Following a Ketogenic Diet

In the world of weight loss diets, low carbohydrate, high protein diet plans often grab the attantion.  Diets such as the Paleo, South Beach and the Atkins diets will all fall into this catergory.  These diets and many like them can sometimes be referred to as ketogenic or keto diets.

Although a real ketogenic or keto diet is different.  Most other low carbohydrate diets, which focuses on protein, a ketogenic diet centers around fats.  Fats, which normally supply up to 90% of a persons daily calorie intake.  The keto diet is not the sort of diet to test as a personal experiment.  It is a very big change in lifestyle.

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How do ketogenic diets work?

Here are the basics to a ketogenic diet.  The diet has the aim of trying to force your body to use a different type of fuel.  Normally the body would rely on sugar/glucose that comes from you eating carbohydrates (such as grains, vegetable and fruits).  The keto diet relys on ketone in the body.  This is a type of fuel produced in the liver and taken from fats stored in the body.

Although burning fat can seem like the best way to get rid of thos extra pounds.  Getting the liver to produce ketone is actually quite tricky:

  • The ketogenic or keto diet require you to deprive your body of carbohydrates.  This can be fewer than 20 to 50 grams of carbohydrates each day.  Keep in mind that a medium banana has approximatley 27 grams of carbohydrates.
  • It will take a few days approximatley for your body to reach the metabolic state of ketosis.
  • If you eat too much protein, this can also interfere with the state of ketosis.

What do you eat?

Because the ketogenic or keto diet has such a high fat content,  Followers must eat each meal to include this fat content.  In a standard daily diet containing 2000 calories, that might look like 165 grams of fat, 40 grams of carbohydrates and 75 grams of protein.  These are not exact figures and can vary depending on your different dietary needs.

Some types of healthy unsaturated fats are allowed on the keto diet.  Some foods such as nut, seeds, avacados, tofu and olive oil.  Saturated fat from oils, lard and butter (including cocoa butter) are encouraged on the diet in high amounts.

Proteins are a big part of the keto diet.  The keto diet does not particularly discriminate between proteins such as lean protein, or proteins sources that are high in staurated fats such as pork, bacon and beef.

All types of fruit are rich in carbohydrates.  You can have certain types of fruit such as berries, but only in small portions.  Vegetables, which are also rich in carbohydrates are restricted to the basic leafy greens.  Leafy greens (such as kale, spinach), cauliflower, broccoli, brussle sprouts, asparagus, peppers, onions, garlic, mushrooms, cucumber and celery.  Take in mind that one cup of chopped broccoli contains about 6 carbohydrates.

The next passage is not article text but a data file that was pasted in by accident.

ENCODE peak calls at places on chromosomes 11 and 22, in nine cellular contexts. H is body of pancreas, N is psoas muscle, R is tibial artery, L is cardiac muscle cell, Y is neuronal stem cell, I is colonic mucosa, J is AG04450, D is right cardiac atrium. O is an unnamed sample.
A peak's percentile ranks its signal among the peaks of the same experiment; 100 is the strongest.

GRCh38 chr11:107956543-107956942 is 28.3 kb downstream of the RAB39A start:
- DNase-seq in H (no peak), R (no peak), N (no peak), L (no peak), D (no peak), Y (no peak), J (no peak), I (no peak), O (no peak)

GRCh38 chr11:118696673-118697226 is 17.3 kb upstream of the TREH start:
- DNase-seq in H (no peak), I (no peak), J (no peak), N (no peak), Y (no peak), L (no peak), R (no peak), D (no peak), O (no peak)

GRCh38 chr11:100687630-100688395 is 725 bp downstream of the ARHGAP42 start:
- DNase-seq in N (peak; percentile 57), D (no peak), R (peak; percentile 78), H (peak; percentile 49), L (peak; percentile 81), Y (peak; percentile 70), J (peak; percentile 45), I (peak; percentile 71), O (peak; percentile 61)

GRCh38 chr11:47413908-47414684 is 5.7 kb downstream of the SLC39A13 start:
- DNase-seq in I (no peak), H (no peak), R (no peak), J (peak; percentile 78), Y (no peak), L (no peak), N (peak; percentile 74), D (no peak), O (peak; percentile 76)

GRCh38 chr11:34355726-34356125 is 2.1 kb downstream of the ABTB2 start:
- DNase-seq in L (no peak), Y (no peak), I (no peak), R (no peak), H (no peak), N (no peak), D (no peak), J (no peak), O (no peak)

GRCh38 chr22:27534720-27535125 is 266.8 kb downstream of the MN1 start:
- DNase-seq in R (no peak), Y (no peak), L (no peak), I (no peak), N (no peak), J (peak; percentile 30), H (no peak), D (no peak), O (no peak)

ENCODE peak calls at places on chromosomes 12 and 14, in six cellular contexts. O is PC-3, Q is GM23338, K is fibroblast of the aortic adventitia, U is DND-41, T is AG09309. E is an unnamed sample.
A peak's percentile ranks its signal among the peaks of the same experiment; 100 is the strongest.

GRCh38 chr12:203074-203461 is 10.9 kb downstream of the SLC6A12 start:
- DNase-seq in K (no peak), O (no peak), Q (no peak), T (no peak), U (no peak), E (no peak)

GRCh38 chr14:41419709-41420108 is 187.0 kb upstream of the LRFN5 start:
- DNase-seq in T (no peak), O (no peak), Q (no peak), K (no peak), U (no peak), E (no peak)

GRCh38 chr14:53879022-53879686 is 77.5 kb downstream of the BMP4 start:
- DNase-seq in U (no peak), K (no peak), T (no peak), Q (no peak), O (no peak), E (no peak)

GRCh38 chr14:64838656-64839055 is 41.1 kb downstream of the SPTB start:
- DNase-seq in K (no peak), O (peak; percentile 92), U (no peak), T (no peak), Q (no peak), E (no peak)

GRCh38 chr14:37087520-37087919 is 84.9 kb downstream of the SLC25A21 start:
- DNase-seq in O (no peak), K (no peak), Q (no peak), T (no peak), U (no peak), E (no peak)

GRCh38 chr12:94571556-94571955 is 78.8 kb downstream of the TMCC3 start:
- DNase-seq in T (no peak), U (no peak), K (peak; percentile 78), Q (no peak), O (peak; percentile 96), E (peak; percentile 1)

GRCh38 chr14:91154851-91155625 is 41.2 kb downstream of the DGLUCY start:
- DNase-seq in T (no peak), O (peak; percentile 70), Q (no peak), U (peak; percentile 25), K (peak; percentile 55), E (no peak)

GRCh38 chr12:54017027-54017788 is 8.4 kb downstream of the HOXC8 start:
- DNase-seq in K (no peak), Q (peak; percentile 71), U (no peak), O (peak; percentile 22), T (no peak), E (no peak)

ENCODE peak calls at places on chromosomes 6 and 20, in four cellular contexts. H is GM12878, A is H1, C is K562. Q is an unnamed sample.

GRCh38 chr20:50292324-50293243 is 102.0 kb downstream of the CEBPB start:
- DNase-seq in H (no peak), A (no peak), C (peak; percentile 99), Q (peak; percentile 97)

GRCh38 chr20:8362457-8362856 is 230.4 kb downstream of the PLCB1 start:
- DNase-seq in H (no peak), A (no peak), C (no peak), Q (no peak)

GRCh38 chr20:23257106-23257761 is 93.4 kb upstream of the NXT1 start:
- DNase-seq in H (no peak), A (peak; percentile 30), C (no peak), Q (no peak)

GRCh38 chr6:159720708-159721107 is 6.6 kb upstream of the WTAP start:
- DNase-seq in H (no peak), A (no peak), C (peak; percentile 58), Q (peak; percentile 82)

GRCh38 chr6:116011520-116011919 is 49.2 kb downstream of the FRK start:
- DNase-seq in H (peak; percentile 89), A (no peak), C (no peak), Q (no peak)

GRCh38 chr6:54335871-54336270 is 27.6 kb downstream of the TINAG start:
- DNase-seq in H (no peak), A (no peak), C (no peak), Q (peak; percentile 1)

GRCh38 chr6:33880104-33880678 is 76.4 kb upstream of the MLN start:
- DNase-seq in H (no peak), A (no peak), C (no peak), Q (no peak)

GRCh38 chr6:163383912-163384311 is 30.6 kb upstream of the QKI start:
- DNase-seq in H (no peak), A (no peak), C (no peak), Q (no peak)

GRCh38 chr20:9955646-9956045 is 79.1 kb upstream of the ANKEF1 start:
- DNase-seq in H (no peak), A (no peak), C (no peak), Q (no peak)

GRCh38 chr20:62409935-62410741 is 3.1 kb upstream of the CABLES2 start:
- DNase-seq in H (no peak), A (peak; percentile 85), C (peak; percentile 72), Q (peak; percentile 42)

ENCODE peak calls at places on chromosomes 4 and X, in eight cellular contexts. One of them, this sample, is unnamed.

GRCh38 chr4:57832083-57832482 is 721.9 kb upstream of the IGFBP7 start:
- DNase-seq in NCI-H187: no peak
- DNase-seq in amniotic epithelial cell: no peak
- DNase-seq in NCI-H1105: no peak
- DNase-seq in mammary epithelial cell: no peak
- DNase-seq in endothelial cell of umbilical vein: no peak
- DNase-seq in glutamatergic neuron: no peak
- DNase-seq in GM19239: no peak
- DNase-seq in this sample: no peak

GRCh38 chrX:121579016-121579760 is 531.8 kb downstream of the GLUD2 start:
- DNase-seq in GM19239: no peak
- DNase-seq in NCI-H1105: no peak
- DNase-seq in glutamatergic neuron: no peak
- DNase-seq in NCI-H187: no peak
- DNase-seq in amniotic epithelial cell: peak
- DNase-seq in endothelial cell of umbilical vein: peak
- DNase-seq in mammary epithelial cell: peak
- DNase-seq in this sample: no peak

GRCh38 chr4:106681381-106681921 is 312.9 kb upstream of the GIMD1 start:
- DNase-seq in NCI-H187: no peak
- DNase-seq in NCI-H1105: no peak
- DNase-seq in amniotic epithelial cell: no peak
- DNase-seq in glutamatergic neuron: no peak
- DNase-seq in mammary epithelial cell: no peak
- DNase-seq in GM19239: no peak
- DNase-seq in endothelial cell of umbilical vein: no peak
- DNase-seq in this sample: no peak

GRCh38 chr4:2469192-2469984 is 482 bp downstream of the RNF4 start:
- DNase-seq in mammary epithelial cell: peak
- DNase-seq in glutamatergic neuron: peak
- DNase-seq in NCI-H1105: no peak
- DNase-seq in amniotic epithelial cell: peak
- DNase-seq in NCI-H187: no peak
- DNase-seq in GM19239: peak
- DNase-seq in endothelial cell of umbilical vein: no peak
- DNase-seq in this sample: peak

Ketogenic diet risks

Following a strict ketogenic or keto diet comes with a number of health risks.  The number one risk is that the diet is very high in saturated fat content.  Most dieticians recommend that you keep your intake of sturated fats to no higher than 7 percent of your daily calorie intake.  This is due to the link between saturated fats and heart disease.  The ketogenic diet is also linked to an increase in LDL cholesterol (the bad cholesterol).  This also can be linked to  heart disease.

Keto can cause other potential health risks, such as:

  • Nutrient deficiensy.  If you are not eating a wide variety of fruits, vegetables and grains, you may be causing your body to be deficient in micronutrients, including slenium, magnesium, phosphorus and vitmins C and B.
  • Liver problems.  With the body having so much fat to metabolze, the keto diet could cause any existing liver problems to get worse.
  • Kidney problems.  The kidneys help the body to metabolize proteins.  A ketogenic diet can cause the kidneys to be overloaded with the amount of protein you eat with each meal.  The recommended daily protein intake is approximetley 46 grams for women and 56 grams for men.
  • Constipation.  The ketogenic or keto diet causes you to eat very low amounts of fibre such as grains.  This can cause the body to become less regular with getting rid of watse.
  • Mood swings.  To maintain a healthy brain the body needs sugars or glucoes from carbohydrates to function properly.  Low carb diets can cause mood swings because of the low carb intake while on the diet.

Other low carb diets

So, what about the other low carbohydrate diets?  The most popular low carb diets for example Atkins or Paleo, are basically a modified ketogenic or keto diet.  They all come with similar health benifits, for example weight loss.  They also have the same sort of health risks.  If you overdo it while on fats and proteins but, lay off the carbs.  So, why do people in general follow diets?  They do it because they hear that they work.  People theorise that short term low carb diets create success in weight loss.  These successes include, a lower appetite and that fats burn slowr then carbs.

Conclusion

In this article I have explained both the positve and negative sides of the ketogenic or keto diet.  The diet itself is in fact very successful at helping you to lose weight in the short term.  However in the long term there has been no real study to show the long term effects of the keto diet.

Everything in moderation I feel is the key to success.  You don’t have to follow any diet to the letter.  Try to adapt it to suit your body and your lifestyle.  Remember following a diet no matter which one is only half of the battle.  You need to follow an exercise programme too.  The two factors must also work well together.  If you have any helth concerns please consult a doctor before any major lifestyle changes.

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